Treating your employees in this way is absolutely critical to your department’s success. Think about it: If you’re positive and you’re taking care of the needs of the staff, then aren’t they going to act positive toward the patients? And when you have patients who are treated well and feel good about themselves, it guides you toward financial success. Happy patients are going to tell their referring physicians about their positive experience and they’ll also provide good feedback.
Follow Your Bliss.
To stay positive, you must understand your purpose in life and understand your bliss. It’s up to you to discover your purpose; no one else can do that for you.
Bill Moyers once interviewed Joseph Campbell, the famous teacher of mythology. Campbell spoke at length about the importance of following your bliss. “If you do follow your bliss you put yourself on a kind of track that has been there all the while, waiting for you, and the life that you ought to be living is the one you are living,” Campbell said. “When you can see that, you begin to meet people who are in your field of bliss, and they open doors to you. I say, follow your bliss and don’t be afraid, and doors will open where you didn’t know they were going to be.”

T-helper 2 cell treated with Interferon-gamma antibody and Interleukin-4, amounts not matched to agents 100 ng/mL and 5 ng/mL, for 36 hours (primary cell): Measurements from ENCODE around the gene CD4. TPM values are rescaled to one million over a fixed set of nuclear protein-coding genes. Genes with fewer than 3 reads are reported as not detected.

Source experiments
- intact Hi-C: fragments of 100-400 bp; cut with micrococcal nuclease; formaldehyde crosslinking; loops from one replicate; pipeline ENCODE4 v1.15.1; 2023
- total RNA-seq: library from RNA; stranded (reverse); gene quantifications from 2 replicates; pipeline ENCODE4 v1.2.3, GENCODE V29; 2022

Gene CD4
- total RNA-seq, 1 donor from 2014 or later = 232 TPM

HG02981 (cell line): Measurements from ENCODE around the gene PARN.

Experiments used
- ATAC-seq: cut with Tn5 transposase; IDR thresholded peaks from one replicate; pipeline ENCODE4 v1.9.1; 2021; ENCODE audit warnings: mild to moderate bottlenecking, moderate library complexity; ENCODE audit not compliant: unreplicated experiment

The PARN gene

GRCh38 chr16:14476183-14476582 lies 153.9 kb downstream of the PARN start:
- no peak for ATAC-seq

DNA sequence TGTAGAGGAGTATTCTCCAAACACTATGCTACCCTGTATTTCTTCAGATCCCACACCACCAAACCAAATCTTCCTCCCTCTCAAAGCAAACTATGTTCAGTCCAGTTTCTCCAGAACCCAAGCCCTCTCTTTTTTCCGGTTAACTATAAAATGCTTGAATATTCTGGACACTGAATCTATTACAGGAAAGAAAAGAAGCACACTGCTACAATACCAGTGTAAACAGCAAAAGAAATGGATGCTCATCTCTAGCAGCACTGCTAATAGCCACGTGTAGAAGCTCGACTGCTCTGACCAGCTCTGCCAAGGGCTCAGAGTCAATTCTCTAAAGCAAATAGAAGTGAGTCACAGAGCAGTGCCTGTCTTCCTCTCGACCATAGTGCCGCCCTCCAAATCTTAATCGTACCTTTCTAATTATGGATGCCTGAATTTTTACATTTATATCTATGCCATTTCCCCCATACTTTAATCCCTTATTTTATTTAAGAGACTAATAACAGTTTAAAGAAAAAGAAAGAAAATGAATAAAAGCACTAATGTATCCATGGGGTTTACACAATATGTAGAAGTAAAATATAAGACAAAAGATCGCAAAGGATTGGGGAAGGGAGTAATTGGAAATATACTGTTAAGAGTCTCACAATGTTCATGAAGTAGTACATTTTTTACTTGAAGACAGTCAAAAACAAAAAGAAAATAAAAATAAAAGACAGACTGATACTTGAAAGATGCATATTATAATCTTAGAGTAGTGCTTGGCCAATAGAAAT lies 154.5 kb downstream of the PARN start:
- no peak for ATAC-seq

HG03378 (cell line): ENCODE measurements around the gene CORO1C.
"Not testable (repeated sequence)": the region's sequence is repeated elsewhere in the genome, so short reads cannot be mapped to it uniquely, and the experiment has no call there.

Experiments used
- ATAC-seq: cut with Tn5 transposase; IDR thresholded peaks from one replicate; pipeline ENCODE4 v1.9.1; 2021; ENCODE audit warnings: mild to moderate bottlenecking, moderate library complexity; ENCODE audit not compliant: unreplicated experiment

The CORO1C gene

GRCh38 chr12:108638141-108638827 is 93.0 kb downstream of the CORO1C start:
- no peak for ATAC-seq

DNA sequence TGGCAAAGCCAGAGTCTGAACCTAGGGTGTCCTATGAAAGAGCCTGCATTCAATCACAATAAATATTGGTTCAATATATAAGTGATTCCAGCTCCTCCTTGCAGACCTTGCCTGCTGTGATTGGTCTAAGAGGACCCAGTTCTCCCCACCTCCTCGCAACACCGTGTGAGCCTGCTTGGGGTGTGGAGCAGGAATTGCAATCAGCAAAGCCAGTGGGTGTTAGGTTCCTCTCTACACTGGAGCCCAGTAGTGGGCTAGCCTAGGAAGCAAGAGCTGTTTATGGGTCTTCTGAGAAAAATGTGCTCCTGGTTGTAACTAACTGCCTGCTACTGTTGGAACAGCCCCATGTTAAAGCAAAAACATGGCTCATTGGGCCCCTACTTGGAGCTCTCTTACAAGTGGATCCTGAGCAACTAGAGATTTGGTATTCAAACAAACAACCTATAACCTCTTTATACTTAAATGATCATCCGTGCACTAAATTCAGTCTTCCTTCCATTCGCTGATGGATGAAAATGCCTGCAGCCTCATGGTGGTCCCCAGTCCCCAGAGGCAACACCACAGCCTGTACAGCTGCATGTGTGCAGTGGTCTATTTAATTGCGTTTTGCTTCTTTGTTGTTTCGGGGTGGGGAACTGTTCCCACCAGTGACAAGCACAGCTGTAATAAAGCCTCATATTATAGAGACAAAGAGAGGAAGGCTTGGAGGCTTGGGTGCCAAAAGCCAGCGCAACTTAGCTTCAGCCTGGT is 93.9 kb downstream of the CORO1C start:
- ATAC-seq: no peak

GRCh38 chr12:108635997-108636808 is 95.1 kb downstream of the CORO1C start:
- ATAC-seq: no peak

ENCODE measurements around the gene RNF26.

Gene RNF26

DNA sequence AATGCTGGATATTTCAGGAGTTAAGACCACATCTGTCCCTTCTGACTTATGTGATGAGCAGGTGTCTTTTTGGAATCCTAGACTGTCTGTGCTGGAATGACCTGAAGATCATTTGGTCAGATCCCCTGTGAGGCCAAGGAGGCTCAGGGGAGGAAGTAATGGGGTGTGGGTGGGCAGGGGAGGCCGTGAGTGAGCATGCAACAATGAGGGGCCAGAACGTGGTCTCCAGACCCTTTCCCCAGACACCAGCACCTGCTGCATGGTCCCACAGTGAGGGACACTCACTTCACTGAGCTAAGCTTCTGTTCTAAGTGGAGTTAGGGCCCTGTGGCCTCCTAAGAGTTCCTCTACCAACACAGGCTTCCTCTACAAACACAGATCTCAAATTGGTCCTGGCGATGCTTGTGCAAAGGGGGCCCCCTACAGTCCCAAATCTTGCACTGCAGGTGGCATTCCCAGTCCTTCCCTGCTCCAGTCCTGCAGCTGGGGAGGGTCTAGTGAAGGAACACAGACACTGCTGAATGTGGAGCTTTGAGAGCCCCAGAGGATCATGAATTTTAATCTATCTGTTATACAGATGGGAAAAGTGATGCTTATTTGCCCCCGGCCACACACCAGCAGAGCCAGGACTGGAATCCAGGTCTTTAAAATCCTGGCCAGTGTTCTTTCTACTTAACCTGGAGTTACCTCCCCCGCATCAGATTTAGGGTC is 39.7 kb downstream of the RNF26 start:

You entered into healthcare for a reason, right? Evaluate that reason and determine if you are truly happy being where you are. Are you on the correct track or path? I suggest you come to work with a smile on your face and decide, “this will be a positive, friendly environment and I’m responsible to make sure that the patients have a great experience, the staff have a great experience and the physicians and nurses have a great experience.” Only the director can set the course, and it’s hard to have a direction if you don’t have a compass for your own life.
If you infuse your positive attitude with compassion, you’ll have a recipe for success. It’s very simple, really: Be a positive leader and lead with compassion!
Again, this is a choice you make with your attitude. Take some time and ask yourself today, “Am I a positive leader who can motivate others by providing a high level of compassionate care and concern for everyone?” Again, this is a choice you make with your attitude.
Scott Hazelbaker RT(R), CRA, MS, is the director of radiology at Providence Alaska Medical Center in Anchorage, Ala.